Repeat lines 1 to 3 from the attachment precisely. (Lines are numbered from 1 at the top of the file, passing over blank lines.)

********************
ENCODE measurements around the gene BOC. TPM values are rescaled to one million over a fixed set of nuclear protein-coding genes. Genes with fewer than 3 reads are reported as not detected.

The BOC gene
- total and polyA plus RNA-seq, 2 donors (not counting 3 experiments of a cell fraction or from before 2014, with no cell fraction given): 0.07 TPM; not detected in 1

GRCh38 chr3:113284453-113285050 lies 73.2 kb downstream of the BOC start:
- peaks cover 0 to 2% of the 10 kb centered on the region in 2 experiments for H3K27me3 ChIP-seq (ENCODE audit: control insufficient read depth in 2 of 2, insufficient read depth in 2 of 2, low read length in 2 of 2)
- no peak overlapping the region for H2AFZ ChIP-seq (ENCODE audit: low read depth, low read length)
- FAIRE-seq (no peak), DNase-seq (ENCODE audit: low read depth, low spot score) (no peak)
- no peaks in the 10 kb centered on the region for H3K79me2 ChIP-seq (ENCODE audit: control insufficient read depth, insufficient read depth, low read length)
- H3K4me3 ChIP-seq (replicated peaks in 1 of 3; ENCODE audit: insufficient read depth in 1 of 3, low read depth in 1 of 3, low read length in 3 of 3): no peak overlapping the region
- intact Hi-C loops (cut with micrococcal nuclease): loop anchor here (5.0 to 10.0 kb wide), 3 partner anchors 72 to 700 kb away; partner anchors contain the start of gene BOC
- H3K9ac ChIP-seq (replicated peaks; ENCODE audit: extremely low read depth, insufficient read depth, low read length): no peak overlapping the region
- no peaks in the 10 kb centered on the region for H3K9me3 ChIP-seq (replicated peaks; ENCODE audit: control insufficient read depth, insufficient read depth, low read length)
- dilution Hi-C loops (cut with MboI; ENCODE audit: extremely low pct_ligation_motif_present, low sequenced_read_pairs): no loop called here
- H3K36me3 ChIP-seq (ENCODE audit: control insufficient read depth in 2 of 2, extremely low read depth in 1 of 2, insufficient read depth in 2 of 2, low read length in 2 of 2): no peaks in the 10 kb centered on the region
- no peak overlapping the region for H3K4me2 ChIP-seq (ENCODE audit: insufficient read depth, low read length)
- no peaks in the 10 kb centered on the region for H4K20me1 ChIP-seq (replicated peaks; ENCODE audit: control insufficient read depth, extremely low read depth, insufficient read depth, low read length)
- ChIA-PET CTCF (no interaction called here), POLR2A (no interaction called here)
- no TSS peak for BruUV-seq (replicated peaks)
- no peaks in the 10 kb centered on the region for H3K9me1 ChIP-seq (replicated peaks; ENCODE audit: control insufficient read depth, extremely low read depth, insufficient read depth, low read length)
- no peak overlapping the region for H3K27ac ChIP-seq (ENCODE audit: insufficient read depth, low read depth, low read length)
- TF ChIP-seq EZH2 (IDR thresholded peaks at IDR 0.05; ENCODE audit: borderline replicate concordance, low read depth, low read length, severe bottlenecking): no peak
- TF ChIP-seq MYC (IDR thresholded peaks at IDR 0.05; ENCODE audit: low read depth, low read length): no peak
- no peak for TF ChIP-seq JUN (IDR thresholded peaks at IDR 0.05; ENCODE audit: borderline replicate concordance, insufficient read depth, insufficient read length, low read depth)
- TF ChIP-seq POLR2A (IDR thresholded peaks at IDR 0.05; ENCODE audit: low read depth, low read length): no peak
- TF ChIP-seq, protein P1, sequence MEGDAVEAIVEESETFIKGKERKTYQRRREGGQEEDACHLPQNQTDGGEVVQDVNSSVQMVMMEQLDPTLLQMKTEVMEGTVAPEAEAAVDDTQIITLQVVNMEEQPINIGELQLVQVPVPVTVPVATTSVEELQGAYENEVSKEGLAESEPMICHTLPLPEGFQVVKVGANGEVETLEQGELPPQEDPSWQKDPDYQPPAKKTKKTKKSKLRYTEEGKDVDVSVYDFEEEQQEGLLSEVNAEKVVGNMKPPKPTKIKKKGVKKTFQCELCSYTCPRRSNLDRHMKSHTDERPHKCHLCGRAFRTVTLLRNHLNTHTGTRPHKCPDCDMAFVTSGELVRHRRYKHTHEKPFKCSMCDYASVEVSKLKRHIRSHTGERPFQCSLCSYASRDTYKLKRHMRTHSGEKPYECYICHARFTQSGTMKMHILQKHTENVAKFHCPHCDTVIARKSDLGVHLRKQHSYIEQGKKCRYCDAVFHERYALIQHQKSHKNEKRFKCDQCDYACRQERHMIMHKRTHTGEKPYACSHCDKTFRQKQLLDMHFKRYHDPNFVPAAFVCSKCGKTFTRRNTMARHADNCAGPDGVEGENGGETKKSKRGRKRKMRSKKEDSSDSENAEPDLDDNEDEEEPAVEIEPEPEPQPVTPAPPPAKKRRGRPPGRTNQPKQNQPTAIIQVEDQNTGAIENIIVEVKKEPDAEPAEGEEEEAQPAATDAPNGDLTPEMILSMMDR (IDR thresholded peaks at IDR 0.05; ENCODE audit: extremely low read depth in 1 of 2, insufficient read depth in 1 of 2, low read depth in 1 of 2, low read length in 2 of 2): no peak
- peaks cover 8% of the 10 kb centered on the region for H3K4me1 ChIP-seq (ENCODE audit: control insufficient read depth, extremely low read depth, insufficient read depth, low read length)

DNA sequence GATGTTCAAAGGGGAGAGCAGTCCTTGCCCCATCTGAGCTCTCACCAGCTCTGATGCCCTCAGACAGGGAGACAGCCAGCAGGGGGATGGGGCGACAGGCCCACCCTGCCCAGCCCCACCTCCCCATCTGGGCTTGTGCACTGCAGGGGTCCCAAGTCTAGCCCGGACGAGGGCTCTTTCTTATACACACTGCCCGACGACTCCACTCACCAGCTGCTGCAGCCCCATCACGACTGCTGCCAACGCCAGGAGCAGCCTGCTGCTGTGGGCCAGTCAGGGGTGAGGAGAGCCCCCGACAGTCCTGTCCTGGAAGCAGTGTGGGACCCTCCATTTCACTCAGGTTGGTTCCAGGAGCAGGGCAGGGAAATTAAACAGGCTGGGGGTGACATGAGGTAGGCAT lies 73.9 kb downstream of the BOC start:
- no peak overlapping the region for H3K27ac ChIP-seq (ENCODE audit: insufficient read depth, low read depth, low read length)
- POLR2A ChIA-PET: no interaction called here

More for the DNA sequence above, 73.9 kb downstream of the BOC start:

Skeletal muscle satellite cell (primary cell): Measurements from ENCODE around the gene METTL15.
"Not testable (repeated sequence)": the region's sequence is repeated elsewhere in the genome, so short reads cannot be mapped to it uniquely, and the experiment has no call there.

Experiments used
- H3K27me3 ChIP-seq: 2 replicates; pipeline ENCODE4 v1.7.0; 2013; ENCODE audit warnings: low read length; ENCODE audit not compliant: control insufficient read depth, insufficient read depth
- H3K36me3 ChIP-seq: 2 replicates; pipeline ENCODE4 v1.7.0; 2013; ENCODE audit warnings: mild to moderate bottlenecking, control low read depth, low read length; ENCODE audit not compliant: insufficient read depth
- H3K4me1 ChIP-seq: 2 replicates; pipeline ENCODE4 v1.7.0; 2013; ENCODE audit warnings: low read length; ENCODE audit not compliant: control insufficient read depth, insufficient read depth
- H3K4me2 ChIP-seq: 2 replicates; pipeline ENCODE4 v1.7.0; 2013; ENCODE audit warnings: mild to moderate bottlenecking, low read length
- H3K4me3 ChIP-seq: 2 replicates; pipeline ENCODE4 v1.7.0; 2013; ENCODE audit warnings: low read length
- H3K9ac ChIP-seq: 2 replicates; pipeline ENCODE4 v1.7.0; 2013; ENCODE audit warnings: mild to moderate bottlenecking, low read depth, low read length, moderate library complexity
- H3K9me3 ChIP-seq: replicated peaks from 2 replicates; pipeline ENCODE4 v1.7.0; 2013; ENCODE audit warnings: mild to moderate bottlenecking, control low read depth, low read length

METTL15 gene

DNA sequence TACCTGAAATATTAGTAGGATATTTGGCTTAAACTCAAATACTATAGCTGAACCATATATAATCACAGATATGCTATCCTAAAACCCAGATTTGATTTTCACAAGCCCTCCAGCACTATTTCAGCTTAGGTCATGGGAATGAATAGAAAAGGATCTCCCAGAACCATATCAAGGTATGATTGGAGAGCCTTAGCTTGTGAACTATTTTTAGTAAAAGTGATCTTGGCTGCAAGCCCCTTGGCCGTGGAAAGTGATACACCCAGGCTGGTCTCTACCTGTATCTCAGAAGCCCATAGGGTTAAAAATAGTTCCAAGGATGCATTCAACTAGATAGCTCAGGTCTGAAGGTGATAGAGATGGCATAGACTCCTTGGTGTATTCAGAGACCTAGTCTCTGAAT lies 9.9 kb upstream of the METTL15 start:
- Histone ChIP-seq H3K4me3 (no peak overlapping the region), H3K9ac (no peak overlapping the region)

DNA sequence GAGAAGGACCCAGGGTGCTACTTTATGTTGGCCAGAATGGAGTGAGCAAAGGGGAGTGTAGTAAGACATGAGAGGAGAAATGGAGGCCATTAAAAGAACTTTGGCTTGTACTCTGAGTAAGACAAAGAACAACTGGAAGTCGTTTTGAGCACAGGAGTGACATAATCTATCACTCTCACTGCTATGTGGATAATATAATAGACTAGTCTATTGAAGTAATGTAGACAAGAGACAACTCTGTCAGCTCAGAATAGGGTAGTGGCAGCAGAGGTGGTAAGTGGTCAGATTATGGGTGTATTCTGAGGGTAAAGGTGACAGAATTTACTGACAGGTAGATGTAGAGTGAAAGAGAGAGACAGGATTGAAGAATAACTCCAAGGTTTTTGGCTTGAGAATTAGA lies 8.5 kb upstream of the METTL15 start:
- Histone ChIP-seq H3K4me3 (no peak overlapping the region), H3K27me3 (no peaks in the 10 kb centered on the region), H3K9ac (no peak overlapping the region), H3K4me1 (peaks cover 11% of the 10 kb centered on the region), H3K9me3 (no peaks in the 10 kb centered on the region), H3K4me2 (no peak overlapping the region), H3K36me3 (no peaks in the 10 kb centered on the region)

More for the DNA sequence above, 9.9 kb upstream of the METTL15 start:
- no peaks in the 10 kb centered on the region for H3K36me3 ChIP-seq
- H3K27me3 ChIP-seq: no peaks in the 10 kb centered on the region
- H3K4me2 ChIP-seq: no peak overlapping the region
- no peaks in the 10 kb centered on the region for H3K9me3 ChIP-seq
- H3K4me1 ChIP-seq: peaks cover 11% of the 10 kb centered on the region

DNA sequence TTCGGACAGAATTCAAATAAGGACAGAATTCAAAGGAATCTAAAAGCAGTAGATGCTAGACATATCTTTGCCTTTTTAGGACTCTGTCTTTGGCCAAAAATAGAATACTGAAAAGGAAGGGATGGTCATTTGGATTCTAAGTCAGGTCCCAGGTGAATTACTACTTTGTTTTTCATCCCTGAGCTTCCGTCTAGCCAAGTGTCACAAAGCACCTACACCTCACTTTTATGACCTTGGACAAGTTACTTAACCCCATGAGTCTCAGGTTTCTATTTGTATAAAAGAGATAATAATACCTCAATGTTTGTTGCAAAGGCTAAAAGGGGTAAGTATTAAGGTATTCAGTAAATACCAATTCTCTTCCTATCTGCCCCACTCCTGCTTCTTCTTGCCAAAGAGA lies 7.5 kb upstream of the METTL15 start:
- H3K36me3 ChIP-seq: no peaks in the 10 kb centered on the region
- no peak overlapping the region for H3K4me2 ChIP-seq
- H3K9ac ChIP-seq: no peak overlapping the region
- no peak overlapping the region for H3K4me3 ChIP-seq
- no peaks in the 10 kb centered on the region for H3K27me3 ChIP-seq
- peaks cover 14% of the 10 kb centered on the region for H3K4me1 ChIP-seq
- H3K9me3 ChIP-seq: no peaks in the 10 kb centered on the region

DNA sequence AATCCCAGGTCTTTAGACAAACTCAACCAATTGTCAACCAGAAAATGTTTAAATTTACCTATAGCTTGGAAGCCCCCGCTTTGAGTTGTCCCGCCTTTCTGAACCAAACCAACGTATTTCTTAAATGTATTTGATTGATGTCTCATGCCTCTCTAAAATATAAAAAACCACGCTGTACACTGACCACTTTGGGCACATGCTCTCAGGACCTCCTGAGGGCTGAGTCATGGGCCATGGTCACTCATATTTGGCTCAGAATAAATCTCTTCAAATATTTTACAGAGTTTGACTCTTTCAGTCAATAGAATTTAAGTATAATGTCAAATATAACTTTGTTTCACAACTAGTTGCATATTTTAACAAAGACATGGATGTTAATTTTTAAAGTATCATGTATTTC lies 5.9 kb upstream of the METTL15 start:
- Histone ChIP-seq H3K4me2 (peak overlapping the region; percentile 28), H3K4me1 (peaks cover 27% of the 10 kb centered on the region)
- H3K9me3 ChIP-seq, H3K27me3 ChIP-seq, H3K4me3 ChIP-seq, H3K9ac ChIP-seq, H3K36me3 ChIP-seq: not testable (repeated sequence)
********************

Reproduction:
ENCODE measurements around the gene BOC. TPM values are rescaled to one million over a fixed set of nuclear protein-coding genes. Genes with fewer than 3 reads are reported as not detected.

The BOC gene
- total and polyA plus RNA-seq, 2 donors (not counting 3 experiments of a cell fraction or from before 2014, with no cell fraction given): 0.07 TPM; not detected in 1